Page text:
US Supreme Court Justice Ruth Bader Ginsburg Has Died

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Ruth Bader Ginsburg

US Supreme Court Justice Ruth Bader Ginsburg died on Friday. She was 87.

Ginsburg died of metastatic pancreatic cancer at her home in Washington, DC, surrounded by her family, a statement from the court said.

The liberal jurist, who was known as ‘RBG’, served on the highest US court since 1993.

RT reports: The second-ever woman to be nominated to the US Supreme Court, Ginsburg championed liberal causes and feminist issues throughout her legal career.

She also battled cancer on and off since 1999, most recently undergoing therapy for a tumor on her pancreas in August. Ginsburg’s health issues prompted some activists to call for her retirement during the Obama administration, so another liberal-leaning judge could be nominated as her replacement. RBG refused, saying she intended to work for as long as she was capable.

“My most fervent wish is that I will not be replaced until a new president is installed,” Ginsburg told her granddaughter Clara Spera, NPR reported on Friday.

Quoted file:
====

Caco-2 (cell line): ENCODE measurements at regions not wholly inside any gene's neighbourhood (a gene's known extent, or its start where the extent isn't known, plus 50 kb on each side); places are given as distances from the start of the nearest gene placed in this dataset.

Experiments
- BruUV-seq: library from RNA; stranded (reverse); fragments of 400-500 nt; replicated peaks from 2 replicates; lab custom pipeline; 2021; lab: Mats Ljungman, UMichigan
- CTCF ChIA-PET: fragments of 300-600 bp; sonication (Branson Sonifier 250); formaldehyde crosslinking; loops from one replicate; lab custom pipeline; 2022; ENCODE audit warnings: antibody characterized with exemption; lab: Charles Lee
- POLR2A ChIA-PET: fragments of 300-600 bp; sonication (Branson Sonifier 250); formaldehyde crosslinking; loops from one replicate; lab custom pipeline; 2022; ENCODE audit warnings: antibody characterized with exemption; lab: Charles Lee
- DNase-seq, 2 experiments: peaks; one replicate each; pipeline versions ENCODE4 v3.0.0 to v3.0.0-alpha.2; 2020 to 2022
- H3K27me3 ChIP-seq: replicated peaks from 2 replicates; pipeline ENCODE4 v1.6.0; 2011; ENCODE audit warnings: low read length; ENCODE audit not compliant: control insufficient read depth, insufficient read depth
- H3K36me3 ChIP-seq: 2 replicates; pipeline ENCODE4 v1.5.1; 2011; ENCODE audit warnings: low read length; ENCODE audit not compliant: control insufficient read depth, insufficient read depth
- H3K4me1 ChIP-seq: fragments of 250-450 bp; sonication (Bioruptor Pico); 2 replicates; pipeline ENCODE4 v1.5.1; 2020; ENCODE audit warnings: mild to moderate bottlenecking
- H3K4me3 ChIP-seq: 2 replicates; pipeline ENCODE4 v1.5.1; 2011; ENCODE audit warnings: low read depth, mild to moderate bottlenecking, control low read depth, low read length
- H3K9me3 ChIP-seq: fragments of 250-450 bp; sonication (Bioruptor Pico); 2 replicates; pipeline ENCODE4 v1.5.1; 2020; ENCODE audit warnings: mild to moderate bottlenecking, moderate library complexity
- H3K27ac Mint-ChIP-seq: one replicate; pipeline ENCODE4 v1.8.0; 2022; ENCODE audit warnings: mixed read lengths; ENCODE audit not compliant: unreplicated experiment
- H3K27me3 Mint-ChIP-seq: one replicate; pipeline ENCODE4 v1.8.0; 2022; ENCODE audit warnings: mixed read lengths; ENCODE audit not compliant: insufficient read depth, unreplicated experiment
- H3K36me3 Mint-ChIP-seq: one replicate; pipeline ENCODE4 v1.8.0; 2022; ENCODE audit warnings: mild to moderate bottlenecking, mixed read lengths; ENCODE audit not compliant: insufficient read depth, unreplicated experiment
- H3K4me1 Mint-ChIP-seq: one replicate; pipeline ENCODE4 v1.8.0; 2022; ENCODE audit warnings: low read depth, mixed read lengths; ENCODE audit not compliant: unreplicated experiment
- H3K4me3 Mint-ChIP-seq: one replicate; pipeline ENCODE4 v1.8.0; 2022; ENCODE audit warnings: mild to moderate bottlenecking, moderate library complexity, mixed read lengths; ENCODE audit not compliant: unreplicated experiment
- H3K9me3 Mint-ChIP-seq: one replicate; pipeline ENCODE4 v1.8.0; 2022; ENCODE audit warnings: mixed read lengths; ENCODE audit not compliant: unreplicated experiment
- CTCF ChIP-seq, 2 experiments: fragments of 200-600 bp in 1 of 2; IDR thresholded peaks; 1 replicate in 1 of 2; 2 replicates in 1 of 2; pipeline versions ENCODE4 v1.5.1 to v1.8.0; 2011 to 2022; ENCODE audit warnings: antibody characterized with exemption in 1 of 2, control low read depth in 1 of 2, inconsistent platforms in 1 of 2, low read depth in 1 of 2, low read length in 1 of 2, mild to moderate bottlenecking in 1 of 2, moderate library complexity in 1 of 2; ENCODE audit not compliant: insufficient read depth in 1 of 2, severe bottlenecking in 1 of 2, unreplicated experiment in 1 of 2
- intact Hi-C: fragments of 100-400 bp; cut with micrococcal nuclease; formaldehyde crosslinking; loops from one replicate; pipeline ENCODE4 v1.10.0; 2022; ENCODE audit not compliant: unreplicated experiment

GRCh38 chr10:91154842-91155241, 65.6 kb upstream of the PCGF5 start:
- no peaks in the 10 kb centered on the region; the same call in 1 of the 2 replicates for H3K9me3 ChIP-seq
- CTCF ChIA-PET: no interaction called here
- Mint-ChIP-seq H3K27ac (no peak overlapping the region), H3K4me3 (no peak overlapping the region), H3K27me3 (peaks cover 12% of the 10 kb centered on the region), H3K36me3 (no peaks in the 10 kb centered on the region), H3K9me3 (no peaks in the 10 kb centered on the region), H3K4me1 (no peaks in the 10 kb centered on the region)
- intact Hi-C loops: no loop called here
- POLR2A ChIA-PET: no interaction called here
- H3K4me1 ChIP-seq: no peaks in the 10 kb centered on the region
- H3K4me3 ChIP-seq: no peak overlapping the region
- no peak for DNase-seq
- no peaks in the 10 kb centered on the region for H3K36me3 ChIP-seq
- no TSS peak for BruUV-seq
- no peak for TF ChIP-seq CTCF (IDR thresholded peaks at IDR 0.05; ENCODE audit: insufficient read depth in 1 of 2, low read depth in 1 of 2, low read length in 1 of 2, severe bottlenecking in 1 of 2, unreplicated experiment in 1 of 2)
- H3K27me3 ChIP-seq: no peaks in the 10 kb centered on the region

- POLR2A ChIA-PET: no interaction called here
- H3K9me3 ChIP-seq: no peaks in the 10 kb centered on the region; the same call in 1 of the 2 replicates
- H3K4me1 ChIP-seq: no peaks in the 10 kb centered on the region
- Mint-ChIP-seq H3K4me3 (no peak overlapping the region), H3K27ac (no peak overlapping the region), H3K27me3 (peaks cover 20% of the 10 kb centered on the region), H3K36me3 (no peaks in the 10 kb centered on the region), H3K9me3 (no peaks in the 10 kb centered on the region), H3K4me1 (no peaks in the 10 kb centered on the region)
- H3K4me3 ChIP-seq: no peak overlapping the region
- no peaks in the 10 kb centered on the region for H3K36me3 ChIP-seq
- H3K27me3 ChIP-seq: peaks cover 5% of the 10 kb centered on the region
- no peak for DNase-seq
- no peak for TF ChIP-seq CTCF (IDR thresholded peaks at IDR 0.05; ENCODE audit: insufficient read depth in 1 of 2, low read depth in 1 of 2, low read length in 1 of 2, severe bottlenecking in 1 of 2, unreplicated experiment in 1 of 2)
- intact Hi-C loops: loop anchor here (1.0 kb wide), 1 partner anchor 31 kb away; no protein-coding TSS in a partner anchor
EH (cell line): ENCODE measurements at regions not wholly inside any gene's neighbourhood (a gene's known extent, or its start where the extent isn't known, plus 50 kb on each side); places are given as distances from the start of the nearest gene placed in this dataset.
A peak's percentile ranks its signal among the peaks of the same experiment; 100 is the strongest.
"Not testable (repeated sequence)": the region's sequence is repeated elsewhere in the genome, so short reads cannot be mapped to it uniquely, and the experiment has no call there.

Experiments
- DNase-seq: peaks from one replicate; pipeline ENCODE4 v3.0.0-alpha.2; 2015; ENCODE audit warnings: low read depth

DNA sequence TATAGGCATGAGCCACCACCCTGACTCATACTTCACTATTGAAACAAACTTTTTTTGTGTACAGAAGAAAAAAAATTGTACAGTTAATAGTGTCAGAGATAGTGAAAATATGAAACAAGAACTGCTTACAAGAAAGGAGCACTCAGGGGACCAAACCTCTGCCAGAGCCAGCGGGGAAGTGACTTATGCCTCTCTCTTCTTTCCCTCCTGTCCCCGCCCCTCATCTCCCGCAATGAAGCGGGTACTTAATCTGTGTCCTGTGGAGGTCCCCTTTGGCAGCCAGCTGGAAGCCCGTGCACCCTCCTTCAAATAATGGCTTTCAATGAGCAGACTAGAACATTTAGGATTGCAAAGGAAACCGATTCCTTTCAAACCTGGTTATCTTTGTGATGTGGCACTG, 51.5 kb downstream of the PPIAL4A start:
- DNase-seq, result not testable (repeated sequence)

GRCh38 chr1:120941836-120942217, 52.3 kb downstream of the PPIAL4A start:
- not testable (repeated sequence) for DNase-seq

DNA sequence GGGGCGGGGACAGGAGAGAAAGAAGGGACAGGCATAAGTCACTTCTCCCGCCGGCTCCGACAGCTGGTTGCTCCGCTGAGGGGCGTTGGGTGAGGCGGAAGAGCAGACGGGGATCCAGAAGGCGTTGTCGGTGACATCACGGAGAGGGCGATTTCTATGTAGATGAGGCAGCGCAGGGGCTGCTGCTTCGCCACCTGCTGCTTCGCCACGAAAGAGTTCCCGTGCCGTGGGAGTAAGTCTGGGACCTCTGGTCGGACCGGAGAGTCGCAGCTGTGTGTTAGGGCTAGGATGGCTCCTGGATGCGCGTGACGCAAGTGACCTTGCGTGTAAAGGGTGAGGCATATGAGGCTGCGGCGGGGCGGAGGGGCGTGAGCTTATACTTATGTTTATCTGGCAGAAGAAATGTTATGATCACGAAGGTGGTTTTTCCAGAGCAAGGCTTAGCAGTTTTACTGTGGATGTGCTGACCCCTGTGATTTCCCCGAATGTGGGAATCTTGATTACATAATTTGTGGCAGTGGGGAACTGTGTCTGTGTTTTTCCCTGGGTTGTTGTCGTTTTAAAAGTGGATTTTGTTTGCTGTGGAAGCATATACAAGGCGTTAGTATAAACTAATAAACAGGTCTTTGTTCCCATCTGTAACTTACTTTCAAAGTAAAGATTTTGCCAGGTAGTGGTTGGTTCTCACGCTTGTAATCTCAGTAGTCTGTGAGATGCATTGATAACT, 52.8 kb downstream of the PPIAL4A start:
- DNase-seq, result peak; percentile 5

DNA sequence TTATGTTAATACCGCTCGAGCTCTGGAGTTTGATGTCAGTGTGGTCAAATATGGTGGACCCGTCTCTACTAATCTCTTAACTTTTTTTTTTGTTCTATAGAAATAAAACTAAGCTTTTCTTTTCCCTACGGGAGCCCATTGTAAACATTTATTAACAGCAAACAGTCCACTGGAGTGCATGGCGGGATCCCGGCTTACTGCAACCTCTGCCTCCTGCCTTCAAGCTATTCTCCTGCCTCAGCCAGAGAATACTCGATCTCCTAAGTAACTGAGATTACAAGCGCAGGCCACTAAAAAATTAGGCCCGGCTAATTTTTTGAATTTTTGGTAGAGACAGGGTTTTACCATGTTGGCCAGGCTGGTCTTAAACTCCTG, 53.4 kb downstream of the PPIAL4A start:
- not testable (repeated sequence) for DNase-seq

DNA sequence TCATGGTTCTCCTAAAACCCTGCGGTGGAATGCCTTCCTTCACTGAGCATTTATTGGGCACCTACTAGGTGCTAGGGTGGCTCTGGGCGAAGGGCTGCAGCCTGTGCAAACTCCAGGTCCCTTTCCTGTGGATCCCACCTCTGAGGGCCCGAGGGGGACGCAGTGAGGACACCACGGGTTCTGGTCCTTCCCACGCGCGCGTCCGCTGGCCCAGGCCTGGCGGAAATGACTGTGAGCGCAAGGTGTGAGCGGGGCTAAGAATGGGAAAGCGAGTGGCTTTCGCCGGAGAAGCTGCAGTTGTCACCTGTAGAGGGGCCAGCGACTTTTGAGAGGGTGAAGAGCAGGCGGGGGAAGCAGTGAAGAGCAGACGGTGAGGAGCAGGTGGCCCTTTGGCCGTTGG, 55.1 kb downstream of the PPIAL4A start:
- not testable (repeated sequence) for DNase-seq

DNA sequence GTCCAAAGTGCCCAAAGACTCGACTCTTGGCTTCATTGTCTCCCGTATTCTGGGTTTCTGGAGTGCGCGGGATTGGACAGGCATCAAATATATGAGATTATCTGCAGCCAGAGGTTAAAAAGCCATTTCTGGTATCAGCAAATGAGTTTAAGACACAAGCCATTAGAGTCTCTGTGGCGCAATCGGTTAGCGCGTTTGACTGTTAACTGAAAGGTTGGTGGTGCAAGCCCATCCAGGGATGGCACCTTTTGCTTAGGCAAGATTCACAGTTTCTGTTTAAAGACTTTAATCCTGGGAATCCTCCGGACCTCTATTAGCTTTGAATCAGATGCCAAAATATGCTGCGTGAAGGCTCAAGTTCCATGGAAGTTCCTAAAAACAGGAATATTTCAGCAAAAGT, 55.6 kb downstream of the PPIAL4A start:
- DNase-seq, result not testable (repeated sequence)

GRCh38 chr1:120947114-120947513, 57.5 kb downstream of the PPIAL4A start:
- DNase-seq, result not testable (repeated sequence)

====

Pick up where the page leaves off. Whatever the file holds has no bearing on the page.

President Donald Trump reacted to the news by saying Ginsburg “was an amazing woman who led an amazing life.”

Her death raises the stakes in the upcoming presidential election, as Democrats hope to preserve her liberal-leaning seat if Joe Biden wins, and Republicans possibly look to nominate a conservative justice in the second term of President Trump.

Earlier this month, the president announced a list of some 20 potential future justices, including a number of Republican senators such as Ted Cruz (Texas), Tom Cotton (Arkansas) and Josh Hawley (Missouri), warning that a failure to fill the court with conservative judges would empower a “growing radical movement” seeking to “fundamentally” change America.

Ginsburg’s passing sets up a nomination battle amid the fast-approaching general election. If the Democrats secure a majority in the Senate in November, the GOP would have only a brief window to confirm a replacement for Ginsburg and expand the court’s existing conservative majority to 6-3 – assuming the president nominates a candidate before the election. Senate Majority Leader Mitch McConnel (R-Kentucky) has vowed to “leave no vacancy behind,” however, signaling that the GOP will move as quickly as possible to fill the empty seat.

Niamh Harris
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